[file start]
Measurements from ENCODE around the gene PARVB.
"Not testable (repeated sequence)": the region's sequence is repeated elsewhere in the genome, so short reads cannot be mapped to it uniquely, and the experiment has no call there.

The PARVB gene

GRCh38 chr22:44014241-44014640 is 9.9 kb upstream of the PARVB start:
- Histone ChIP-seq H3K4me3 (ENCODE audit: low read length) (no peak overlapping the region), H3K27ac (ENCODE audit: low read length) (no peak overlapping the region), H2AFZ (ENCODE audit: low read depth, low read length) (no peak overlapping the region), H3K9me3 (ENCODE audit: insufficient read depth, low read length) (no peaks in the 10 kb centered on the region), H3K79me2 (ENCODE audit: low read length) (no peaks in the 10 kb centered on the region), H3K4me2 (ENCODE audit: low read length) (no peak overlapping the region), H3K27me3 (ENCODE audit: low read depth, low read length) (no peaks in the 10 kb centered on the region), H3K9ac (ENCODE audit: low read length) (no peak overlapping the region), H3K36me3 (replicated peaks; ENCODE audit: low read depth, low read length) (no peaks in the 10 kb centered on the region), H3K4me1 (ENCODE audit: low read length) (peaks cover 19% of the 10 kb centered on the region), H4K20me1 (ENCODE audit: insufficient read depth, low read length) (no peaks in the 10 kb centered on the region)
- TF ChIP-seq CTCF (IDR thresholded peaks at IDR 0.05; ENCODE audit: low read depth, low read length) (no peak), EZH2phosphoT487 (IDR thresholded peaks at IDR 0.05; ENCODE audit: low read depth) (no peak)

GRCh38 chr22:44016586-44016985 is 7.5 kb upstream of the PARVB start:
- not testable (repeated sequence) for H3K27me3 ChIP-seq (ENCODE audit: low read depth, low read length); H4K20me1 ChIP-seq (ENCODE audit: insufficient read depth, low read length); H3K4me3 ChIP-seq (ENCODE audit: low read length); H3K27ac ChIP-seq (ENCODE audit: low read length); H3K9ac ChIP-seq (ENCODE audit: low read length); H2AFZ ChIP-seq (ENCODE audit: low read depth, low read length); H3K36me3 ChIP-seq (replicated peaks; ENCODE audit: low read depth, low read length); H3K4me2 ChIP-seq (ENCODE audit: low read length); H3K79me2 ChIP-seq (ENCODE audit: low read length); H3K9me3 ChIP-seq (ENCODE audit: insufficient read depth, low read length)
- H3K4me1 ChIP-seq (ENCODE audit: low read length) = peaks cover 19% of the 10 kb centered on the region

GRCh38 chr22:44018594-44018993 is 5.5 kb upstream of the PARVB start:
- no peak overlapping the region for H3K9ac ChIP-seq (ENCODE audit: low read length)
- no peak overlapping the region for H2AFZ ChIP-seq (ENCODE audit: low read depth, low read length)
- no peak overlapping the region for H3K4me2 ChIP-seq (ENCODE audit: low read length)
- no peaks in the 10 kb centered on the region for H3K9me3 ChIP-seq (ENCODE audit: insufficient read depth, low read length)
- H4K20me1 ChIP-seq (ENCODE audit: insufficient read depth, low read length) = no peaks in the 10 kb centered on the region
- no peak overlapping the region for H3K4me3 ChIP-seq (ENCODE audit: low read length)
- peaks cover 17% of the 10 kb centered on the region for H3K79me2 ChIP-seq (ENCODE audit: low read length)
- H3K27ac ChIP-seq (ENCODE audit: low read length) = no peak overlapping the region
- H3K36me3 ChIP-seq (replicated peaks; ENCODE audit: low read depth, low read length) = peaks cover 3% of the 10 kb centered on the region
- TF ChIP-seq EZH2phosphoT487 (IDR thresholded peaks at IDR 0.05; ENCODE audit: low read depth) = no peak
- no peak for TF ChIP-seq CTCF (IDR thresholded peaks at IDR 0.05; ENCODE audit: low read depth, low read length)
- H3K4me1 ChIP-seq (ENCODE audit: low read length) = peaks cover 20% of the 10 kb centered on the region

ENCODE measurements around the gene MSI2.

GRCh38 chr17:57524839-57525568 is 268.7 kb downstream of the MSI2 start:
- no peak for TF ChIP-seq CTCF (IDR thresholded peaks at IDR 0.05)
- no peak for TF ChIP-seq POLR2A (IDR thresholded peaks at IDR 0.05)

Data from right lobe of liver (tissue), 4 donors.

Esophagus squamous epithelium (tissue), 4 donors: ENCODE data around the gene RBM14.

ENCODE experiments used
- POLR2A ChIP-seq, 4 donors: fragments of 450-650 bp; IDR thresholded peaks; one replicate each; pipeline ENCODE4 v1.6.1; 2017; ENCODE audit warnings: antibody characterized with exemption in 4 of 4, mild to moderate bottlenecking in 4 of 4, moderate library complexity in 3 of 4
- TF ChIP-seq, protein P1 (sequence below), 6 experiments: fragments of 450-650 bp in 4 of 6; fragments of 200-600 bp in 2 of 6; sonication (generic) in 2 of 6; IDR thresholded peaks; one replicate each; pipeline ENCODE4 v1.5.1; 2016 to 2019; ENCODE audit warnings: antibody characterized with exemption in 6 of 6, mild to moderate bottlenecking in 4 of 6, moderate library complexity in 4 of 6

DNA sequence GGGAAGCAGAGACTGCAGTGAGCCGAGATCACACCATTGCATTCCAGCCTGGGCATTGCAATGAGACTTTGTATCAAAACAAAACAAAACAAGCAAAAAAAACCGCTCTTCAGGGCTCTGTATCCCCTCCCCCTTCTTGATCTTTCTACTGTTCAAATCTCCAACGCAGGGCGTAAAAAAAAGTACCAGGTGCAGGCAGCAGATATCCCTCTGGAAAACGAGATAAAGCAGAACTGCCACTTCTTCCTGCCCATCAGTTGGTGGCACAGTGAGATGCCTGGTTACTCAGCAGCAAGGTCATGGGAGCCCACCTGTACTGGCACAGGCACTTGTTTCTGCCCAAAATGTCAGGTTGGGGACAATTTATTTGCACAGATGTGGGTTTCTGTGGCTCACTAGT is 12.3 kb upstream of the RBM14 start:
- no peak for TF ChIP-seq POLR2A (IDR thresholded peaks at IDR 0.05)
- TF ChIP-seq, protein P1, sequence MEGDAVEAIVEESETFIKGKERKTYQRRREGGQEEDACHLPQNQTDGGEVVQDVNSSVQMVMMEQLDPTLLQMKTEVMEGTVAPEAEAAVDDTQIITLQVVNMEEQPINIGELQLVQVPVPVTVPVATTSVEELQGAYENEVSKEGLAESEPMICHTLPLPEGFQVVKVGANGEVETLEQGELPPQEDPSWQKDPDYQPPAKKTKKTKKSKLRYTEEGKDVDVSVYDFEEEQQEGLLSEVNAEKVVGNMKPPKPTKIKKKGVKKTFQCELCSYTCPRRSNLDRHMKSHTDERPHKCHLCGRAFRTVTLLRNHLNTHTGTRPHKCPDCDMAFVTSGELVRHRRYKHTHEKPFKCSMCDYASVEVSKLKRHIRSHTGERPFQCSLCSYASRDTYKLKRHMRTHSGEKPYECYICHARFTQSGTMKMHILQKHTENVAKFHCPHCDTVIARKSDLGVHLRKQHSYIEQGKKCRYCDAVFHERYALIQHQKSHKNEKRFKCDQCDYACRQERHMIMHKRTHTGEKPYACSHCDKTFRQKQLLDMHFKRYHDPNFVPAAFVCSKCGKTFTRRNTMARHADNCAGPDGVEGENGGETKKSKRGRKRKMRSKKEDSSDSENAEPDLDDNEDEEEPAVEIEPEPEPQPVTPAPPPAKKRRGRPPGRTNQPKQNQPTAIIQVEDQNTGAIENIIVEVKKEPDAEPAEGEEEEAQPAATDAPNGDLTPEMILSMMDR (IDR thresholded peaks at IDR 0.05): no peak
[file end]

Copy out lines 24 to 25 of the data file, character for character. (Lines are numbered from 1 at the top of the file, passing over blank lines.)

GRCh38 chr17:57524839-57525568 is 268.7 kb downstream of the MSI2 start:
- no peak for TF ChIP-seq CTCF (IDR thresholded peaks at IDR 0.05)